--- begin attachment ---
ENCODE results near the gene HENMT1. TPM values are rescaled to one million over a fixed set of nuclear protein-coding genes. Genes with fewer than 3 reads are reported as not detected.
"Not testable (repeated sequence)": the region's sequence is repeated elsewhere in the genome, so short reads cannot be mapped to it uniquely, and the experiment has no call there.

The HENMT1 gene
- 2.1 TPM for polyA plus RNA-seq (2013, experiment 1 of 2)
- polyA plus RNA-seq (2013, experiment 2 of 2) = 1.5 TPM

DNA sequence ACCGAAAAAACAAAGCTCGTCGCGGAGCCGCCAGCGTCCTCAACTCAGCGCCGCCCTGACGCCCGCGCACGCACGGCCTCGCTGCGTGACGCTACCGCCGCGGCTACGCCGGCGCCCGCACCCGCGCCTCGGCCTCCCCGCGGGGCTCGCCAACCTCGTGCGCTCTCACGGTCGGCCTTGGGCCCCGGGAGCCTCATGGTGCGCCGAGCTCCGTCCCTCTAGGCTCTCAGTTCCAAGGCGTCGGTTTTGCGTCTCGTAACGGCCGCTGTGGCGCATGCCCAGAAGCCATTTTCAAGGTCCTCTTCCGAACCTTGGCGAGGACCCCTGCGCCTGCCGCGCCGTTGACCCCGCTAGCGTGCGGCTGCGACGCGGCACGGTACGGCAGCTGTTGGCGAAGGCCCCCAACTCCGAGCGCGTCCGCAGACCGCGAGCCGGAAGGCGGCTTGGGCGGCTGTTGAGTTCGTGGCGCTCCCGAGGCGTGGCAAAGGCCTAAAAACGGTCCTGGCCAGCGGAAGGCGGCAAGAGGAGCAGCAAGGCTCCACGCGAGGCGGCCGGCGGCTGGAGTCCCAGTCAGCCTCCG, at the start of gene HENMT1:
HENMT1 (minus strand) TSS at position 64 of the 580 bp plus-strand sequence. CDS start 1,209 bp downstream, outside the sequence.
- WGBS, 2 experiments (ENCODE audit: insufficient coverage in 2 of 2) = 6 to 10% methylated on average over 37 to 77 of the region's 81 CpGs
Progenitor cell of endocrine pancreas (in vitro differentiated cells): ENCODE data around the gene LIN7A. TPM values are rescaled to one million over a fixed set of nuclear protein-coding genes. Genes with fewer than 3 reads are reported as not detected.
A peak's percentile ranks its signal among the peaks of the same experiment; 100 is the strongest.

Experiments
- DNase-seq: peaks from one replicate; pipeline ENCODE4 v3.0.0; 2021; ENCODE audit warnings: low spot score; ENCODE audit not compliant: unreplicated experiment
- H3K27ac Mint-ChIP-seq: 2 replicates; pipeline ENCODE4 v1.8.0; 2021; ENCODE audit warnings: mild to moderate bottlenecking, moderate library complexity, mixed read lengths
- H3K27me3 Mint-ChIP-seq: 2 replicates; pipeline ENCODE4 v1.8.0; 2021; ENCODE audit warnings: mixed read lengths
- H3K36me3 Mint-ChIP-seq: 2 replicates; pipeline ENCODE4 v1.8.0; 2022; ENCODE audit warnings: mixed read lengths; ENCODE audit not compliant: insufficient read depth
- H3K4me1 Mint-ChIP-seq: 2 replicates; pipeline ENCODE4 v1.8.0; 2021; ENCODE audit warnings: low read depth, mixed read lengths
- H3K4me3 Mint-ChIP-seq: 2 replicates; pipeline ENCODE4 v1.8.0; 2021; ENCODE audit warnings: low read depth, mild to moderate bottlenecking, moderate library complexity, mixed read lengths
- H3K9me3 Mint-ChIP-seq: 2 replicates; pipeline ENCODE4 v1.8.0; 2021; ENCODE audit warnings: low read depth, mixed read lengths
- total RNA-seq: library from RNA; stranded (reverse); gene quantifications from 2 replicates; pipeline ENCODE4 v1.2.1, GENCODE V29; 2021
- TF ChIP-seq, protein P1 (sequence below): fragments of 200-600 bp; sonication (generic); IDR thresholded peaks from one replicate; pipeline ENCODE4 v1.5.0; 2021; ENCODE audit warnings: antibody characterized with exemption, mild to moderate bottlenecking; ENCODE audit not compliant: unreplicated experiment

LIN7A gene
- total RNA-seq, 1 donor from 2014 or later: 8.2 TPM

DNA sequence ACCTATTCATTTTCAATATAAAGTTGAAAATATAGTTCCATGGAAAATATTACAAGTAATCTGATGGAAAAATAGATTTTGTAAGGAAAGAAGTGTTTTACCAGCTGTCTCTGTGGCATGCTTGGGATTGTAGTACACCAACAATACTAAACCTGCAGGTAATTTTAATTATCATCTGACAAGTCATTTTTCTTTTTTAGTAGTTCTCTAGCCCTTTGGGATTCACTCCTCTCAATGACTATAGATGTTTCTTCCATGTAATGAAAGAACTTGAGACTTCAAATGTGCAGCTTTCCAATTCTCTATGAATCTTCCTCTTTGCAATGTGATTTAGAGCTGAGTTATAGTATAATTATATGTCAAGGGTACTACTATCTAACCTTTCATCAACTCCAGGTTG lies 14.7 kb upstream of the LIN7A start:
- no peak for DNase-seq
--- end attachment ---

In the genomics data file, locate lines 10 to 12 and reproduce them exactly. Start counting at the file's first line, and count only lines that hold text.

A peak's percentile ranks its signal among the peaks of the same experiment; 100 is the strongest.

Experiments
- DNase-seq: peaks from one replicate; pipeline ENCODE4 v3.0.0; 2021; ENCODE audit warnings: low spot score; ENCODE audit not compliant: unreplicated experiment